Roundup: Knee-jerk populist stunts

The Canadian Taxpayer’s Federation has decided to lump themselves in with the group of civic illiterates who operate under the mistaken impression that a national referendum is a constitutional amending formula. In this case, they used a giant inflatable Mike Duffy to launch their lobby campaign for a referendum on Senate abolition. In other words, they want to spend a great deal of tax dollars for a useless, non-binding process that is little more than a case of populist knee-jerk reaction to the bad behaviour of a small number of individuals. How exactly this seems to fit in with their mandate of eliminating government waste is a little beyond me, especially considering that the Senate delivers a great deal of value for money – not that knee-jerk populists actually know enough about the institution to realise it.

Aaron Wherry looks into all the contradictory things said about that mysterious February 20th email as part of the ClusterDuff affair, that the PMO apparently couldn’t produce for the RCMP. Meanwhile, one of the three PMO staffers named in the court documents has left, and is apparently now working for Joe Oliver.

Paul Wells writes about the change in tone indicated by the cabinet shuffle, which is that Harper is going on the offensive again, and gave the appointment of Pierre Poilievre to the post of democratic reform as just that kind of example of someone looking for a fight rather than looking to make peace. Oh, and the combativeness that Harper praises in Poilievre could wind up backfiring on him in that new role as their own Senators start balking at the abuse being hurled at them by their own MPs. As the new minister of state for democratic reform, Poilievre will be introducing the long-awaited legislation to deal with fraudulent robocalling. Poilievre once co-owned a polling and campaign management company that did automatic dialling as part of their services, though he says he hasn’t had any financial interest in the company since 2005.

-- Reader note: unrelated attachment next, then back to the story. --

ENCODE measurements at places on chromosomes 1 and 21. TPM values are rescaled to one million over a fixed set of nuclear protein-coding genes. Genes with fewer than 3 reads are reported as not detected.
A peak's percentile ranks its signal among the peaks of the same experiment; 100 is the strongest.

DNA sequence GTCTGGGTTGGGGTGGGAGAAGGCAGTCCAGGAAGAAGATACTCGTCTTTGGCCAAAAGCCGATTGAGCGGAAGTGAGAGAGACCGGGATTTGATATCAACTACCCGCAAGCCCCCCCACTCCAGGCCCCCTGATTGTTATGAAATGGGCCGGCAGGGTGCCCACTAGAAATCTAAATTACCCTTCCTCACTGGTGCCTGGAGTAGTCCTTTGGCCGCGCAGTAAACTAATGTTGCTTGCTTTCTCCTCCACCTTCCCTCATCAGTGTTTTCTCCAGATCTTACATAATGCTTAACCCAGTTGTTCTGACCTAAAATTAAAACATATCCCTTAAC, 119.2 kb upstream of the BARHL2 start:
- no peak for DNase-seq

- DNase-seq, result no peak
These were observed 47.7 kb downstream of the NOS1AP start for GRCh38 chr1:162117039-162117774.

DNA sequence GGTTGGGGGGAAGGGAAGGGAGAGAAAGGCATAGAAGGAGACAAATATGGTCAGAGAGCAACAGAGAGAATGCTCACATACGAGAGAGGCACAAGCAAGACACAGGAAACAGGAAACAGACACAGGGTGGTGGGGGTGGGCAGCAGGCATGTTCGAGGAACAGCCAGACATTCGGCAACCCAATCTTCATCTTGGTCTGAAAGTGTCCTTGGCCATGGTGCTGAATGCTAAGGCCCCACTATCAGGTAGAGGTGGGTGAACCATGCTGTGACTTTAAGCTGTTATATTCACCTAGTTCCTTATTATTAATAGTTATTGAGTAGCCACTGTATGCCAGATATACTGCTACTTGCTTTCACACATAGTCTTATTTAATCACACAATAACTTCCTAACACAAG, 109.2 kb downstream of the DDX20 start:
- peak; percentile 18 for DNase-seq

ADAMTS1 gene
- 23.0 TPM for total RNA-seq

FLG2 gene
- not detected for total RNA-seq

Something else Poilievre may want to consider drafting legislation about is to give Elections Canada the power to audit riding associations, which are currently something of an impenetrable fog of vague descriptions of spending, and no means of actually checking in on them – especially as there are millions of dollars tied up in said associations without any real accountability.

Michael Petrou notes Jason Kenney’s criticism of Justin Trudeau speaking to the Islamic Society of North America – and then finds that Kenney’s own speeches to the very same organisation have conveniently fallen into a memory hole, no longer on either the Citizenship and Immigration website, or his own personal one, despite having been on both previously.

Bureaucrats at HRSDC considered spending $15,000 on professional dumpster divers to try and locate the missing USB key with that missing student loan data. They also considered burning the garbage to try and contain the damage, assuming that’s where the USB key ended up.

Transport Canada refuses to answer the CBC’s requests for clarity when it comes to rail safety regulations.

Those striking foreign service officers are asking the government to go to binding arbitration to settle the dispute.

Despite that damning audit released in January, it seems that the federal government still can’t determine if Attawapiskat needs to repay any of its spending. Apparently the work is “ongoing” given all of the missing documentation, and the determination of whether or not they will require a forensic audit.

There are calls, including from former Prime Minister Paul Martin, to look into the reports that government scientists conducted nutrition experiments on malnourished Aboriginals in the 1940s and 50s. The department says they are looking into it.

The NDP are drafting new guidelines for cocktail fundraisers and issuing an apology to a female staffer after such an event at their last convention went off the rails and the staffer was sexually harassed by a party donor and then reprimanded for everything that went down.

And a new head of the Canadian Army took command yesterday – Lieutenant General Marquis Hainse.